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Eventually, though, Beefheart can grow on you if you give him a chance. The one big mistake I think the world has made with Beefheart is proclaiming Trout Mask Replica his quintessential release and ultimate masterpiece. The only evidence for that is that TMR is, in fact, Beefheart at his weirdest and least accessible, but that does not mean that TMR features any of his best music or lyrics. Before one million ravenous fans set their hounds on my trail, let me now speak up in Van Vliet’s favour. The truth lies in the fact that Beefheart is actually a very talented and intelligent fellow. And finally, he’s got a composer’s gift, believe it or not. He also had his ups and downs, albums that were accessible and albums that were not, but it’s a well-known fact that true ‘weirdness’, even if it does seriously limit the artist’s audience, also accounts for an artist’s longevity and relative lack of particularly low spots – just look at Zappa, for Chrissake. All of the above doesn’t mean that I’m a Beefheart fan, of course – generally, I’m not an avid listener of his music and wouldn’t recommend him to just anybody. I definitely would not recommend Beefheart to the kind of potentially snub-nosed population who’s always looking for ‘sensations’ in order to look particularly elitist and pretend that loving and ‘understanding’ this kind of music distinguishes them from the rest.
That kind of population can go to hell as long as I care. But if you’re an intelligent, eclectic and bold type of dude who’s always looking for bold innovations and tries to assimilate as many styles and freaky or non-freaky musical directions as possible, you’re welcome to try, and you might not disappoint yourself. Just do NOT start with Trout Mask Replica, despite what the critics and ratings tell you. My Beefheart collection is only starting, but at least I have enough albums to start this here page now. I do miss some crucial points, though, like Lick My Decals Off and certain others, but I believe I’ll be able to pick ’em up in the future. Any more than a “one” in that department would be an insult to the good Captain. This doesn’t require much explaining, does it?
Well uh I guess it’s somewhere around this level. Not exactly as much as Zappa, but he did explore several different styles. Barely, though, so Zappa still sorta wins over. R’n’B taken to the sixth dimension – whoever thought such things could be done to the old blues masters? Ah, there’s nothing more delicious to my heart than to trace some famous “weirdo”‘s career to its humble beginnings. As you know, I’m a great supporter of the Golden Middle – don’t go too much overboard, but don’t sit in the same boat all the time – and, just like Zappa’s Freak Out! Captain Beefheart’s debut album is just the thing for me, if only because this is where he manages to find the perfect balance between traditional musical forms and his own weird eccentricity. Actually, as the first chords and the first gruff vocals of ‘Sure ‘Nuff ‘N’ Yes I Do’ break out of the silence on your CD player, you stare in wonder – is this really a Captain Beefheart record or did somebody sell you a Muddy Waters album by mistake?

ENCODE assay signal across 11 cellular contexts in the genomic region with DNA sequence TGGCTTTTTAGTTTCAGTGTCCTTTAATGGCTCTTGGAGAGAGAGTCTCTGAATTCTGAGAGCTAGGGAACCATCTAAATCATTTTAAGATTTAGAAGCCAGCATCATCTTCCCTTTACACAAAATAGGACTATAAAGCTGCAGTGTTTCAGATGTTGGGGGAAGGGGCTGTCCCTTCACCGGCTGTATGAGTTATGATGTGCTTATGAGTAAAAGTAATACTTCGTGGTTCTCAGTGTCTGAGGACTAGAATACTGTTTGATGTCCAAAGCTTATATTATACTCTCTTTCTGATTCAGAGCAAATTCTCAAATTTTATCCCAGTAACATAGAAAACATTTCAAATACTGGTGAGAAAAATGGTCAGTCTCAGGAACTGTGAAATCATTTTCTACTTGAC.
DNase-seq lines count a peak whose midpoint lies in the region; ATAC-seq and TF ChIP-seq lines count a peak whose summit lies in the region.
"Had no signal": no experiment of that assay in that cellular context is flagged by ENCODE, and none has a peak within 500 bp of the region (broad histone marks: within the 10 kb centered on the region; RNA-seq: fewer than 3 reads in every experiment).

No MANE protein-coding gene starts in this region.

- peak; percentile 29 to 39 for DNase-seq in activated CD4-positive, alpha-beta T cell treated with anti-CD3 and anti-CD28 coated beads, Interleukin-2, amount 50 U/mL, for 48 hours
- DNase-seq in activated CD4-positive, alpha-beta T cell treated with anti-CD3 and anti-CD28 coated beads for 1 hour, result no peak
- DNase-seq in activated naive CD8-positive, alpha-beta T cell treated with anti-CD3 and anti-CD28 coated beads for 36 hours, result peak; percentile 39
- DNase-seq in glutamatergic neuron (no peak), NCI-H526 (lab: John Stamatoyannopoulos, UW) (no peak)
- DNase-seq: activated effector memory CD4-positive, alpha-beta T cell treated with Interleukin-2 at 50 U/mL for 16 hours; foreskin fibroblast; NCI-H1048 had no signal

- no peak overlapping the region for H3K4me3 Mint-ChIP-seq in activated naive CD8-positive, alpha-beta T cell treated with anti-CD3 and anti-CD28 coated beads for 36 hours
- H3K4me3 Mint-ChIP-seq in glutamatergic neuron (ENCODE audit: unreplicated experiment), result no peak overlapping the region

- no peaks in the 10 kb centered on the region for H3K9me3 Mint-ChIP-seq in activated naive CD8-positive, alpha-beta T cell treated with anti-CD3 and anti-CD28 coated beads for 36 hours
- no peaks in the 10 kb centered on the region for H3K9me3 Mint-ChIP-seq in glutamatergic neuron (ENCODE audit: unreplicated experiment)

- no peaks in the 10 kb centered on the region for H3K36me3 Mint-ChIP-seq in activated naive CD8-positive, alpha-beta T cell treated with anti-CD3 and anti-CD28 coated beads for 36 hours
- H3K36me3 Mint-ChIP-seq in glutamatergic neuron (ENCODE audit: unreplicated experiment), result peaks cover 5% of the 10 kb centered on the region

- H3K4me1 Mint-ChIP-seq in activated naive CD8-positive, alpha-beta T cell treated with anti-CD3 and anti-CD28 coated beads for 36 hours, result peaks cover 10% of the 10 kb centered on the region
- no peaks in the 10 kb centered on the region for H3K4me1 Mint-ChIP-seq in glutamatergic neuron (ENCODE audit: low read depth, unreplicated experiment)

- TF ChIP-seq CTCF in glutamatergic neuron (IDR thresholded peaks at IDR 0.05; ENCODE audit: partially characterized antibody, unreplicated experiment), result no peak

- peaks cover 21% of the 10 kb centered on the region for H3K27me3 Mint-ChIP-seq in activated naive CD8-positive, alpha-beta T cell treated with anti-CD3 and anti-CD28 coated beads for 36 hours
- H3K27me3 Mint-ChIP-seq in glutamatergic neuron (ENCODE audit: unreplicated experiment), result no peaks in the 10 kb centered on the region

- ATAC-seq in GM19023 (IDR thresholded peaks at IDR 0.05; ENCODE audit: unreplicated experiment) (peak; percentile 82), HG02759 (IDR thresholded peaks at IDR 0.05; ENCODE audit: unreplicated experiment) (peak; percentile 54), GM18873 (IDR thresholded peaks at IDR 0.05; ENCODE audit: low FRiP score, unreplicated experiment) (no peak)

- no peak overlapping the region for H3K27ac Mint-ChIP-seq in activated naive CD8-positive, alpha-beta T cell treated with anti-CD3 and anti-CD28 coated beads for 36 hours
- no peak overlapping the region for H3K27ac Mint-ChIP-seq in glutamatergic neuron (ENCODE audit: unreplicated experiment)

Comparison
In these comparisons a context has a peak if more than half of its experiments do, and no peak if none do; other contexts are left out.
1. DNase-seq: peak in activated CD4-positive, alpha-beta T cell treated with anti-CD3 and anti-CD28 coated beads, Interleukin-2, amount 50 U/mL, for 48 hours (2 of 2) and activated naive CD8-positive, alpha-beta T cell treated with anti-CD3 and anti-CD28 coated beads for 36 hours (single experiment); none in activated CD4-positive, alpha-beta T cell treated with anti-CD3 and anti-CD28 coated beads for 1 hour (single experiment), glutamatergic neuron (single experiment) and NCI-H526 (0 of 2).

Anyway, whether that first track is tongue-in-cheek or not, the listener is soon plunged into Beefheart’s endless stream of pastiches, parodies and kinky gimmicks. The band, so it seems, mostly refuses to play anything other than standard R’n’B melodies that had already become kinda obsolete by 1967, but nobody gives a damn. Of course, it’s primarily Beefheart himself that’s the main attraction of the record, and it all depends on how blistering his particular performance is. But the rest of the album is certainly revolutionary. I’ve never understood exactly why Trout Mask Replica is called a ‘blueprint for punk’ because it ain’t. But several tracks on here are. That one’s kinda scary – the only thing about it that’s not punk is that it’s slow. Then there’s a couple examples of how Captain Beefheart’s twisted mind was interpreting dance music – ‘Abba Zaba’ is marvelous, and, if I’m not mistaken, one of the first examples of the use of African rhythms in rock music, not to mention that it’s miraculously catchy.